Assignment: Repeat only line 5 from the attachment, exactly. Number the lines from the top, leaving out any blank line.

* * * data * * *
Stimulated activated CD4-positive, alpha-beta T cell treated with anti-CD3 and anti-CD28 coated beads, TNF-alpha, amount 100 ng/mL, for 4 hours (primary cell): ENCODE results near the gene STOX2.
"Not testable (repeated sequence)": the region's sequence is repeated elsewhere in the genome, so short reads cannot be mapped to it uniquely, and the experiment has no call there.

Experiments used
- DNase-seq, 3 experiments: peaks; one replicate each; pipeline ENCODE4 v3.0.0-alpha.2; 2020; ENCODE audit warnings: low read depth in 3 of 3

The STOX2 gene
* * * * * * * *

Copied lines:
The STOX2 gene